Property Insurance Valuation

Choosing a property insurance valuation option that suits your needs is important. Each insurance policy has a section titled “Valuation” where it defines how your property will be valued at the time of a loss. A wide variety of property insurance valuation options are available. Valuation affects reimbursement – your claim payment. Although there are policies that offer a large amount of financial coverage, depending upon the type of property insured, it may make more financial sense to select  a policy that offers a different valuation method, insure the property for less, and enjoy lower premiums.

Below are the most common property insurance valuation methods.

Market Value

Simply put, market value describes the estimated amount that a property would sell for on the date of valuation. Any land included in a commercial property is also a part of the market value. The terms market value, open market value, fair market value, and fair value may be used interchangeably.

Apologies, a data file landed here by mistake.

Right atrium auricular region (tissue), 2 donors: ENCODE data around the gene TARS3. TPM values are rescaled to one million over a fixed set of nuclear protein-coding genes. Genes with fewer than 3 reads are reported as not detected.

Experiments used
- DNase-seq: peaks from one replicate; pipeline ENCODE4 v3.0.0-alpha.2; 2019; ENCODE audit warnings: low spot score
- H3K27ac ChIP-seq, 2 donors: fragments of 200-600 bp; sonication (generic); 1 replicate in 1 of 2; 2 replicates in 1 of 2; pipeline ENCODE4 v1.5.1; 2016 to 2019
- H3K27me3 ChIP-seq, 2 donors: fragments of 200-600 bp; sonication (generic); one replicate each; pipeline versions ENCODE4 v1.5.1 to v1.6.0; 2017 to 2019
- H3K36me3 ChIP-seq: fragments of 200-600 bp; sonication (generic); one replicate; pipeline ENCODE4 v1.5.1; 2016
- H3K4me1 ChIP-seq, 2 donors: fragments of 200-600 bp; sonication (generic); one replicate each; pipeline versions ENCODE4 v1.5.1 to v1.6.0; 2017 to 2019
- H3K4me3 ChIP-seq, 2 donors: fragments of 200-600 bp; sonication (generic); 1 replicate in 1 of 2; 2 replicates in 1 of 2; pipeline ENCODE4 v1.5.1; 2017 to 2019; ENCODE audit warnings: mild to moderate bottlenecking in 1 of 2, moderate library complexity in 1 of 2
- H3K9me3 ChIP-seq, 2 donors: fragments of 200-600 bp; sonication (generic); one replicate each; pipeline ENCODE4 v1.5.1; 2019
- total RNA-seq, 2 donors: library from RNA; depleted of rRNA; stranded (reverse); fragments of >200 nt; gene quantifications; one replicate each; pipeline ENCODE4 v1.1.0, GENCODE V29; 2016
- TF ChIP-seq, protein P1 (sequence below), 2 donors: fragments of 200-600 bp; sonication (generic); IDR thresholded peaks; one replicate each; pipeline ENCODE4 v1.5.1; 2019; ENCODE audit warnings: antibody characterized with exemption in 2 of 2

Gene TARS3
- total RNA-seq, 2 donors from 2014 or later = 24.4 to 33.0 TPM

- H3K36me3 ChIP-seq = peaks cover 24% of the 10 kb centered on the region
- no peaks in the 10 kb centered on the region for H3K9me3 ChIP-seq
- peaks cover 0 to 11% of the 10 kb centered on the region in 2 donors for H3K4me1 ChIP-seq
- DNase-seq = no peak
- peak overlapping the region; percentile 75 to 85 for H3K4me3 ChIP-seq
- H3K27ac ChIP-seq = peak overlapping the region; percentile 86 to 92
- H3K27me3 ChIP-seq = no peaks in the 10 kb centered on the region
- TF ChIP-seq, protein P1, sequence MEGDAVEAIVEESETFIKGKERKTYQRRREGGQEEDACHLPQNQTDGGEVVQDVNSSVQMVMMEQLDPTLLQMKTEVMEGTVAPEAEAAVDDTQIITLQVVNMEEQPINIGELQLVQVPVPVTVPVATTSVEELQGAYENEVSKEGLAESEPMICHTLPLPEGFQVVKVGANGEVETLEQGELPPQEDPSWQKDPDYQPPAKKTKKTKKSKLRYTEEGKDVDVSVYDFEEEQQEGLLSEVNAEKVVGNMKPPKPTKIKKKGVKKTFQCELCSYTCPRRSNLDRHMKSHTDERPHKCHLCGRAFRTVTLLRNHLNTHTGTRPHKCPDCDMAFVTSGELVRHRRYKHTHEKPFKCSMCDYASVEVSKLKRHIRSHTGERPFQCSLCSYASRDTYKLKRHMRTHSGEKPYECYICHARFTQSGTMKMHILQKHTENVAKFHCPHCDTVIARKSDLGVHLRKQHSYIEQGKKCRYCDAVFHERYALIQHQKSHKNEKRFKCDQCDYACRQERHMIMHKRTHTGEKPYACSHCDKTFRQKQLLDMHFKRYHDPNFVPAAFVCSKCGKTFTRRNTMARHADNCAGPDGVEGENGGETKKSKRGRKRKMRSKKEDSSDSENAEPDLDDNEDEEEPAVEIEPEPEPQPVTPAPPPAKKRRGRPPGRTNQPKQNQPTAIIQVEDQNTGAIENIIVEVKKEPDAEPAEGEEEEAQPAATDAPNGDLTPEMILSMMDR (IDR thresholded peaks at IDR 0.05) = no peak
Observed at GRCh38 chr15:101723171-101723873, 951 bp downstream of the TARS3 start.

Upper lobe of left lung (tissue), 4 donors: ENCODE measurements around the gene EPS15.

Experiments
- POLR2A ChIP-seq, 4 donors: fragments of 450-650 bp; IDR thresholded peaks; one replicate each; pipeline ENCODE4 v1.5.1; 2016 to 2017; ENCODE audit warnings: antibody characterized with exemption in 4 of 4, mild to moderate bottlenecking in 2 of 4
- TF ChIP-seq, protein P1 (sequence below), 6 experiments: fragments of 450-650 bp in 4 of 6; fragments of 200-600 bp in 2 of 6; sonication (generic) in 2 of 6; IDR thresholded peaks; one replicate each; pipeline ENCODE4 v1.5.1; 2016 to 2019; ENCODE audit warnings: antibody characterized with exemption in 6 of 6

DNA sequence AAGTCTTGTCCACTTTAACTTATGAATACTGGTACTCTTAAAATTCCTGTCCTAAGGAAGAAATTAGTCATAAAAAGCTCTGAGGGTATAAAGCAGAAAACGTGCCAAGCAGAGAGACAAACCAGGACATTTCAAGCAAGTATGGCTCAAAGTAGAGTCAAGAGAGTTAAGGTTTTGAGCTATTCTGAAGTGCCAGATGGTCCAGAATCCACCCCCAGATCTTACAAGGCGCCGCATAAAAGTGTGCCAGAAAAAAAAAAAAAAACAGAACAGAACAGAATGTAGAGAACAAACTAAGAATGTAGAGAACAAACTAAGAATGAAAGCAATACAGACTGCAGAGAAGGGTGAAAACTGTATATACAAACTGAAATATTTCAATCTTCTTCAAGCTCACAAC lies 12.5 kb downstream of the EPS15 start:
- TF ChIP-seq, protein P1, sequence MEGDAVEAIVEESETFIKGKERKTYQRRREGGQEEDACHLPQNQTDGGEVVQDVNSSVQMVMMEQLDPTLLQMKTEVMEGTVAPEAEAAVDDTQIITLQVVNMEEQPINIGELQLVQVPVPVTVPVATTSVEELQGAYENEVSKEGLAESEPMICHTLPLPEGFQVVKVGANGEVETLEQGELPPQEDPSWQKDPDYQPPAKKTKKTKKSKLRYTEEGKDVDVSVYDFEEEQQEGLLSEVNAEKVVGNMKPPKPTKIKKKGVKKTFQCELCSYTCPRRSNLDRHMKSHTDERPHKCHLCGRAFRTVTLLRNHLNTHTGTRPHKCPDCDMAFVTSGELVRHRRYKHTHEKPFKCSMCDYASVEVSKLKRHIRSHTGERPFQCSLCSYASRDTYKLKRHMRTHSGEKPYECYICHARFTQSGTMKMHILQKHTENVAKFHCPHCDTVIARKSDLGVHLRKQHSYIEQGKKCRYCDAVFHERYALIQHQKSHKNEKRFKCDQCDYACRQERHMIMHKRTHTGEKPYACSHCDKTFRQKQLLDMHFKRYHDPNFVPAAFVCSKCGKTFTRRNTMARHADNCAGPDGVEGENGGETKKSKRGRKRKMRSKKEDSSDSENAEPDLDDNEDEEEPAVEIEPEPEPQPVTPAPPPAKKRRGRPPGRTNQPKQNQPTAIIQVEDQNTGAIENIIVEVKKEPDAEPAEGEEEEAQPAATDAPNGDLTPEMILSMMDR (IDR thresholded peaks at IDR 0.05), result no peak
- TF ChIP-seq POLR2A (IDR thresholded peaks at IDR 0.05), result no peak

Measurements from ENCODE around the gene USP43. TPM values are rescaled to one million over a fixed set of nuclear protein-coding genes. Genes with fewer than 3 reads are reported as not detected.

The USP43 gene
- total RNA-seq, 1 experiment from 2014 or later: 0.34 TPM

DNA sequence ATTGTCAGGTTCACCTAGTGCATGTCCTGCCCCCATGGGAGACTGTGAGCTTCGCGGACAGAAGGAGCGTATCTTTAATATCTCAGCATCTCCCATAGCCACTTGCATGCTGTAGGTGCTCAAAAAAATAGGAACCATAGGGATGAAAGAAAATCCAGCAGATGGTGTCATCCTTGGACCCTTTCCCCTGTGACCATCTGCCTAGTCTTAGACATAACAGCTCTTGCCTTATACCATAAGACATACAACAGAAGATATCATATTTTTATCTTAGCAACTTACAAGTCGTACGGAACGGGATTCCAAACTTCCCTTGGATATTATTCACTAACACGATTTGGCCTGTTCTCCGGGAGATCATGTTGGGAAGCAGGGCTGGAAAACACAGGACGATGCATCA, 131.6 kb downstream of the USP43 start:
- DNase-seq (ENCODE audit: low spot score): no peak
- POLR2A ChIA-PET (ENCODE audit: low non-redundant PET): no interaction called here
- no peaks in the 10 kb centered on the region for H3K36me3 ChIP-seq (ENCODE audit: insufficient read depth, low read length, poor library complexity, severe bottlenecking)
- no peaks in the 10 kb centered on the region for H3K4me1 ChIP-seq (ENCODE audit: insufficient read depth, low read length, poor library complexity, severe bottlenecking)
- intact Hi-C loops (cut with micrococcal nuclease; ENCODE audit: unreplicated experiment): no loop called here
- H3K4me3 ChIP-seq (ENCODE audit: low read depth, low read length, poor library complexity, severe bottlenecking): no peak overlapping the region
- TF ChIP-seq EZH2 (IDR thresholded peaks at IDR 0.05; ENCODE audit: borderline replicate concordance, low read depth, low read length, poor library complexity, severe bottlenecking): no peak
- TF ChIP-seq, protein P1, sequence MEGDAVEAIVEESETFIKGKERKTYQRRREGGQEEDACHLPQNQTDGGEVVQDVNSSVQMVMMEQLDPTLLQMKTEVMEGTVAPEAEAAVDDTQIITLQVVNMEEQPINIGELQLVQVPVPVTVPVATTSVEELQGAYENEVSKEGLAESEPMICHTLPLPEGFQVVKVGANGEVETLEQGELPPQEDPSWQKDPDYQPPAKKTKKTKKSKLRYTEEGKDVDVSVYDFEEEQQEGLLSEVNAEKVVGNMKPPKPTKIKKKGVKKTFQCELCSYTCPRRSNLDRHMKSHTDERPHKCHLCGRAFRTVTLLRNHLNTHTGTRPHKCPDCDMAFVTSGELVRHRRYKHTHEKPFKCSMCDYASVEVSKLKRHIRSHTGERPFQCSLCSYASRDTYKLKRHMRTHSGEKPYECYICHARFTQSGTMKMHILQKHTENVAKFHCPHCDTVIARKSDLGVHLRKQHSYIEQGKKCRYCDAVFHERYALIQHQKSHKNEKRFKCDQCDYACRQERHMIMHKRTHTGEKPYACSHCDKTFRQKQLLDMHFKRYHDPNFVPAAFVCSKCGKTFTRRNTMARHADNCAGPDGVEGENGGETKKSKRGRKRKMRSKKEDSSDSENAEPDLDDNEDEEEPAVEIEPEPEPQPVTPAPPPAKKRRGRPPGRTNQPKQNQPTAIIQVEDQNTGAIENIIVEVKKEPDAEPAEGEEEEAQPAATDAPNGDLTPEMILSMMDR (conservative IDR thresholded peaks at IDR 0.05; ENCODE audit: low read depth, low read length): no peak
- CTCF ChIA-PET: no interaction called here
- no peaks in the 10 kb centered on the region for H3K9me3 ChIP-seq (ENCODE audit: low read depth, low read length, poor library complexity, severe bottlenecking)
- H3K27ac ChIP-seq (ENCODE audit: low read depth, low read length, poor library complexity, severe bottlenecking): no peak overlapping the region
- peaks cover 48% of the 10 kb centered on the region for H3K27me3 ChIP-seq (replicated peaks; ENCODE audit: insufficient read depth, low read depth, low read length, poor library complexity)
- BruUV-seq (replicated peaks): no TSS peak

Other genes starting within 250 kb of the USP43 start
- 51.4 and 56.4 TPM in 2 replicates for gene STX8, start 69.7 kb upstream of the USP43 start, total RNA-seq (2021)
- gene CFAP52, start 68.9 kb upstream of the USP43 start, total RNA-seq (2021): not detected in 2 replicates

A number of factors are considered when a property’s market value is appraised. These include the location of the property, capitalization rates, rent growth rate, the general state of the real estate market, and more. Market value is most often utilized when buying or selling a property. It is rarely offered as a property insurance valuation option, but often referenced to determine which valuation method is most appropriate.

Replacement Cost

Replacement cost is the most popular property insurance valuation method. It covers the cost to replace or repair a building with materials of the same or comparable quality; replacing old with new. Replacement cost does not include the value of any land and is determined based on the amount needed to hire contractors and purchase materials to repair a building or construct a replacement.

Theoretically, the replacement cost of a commercial property should be lower than its market value, since the replacement cost only has to take building materials and labor into consideration. However, market values fluctuate, as do the costs of materials and labor. Thus, at times, replacement cost of a property can be higher than its market value.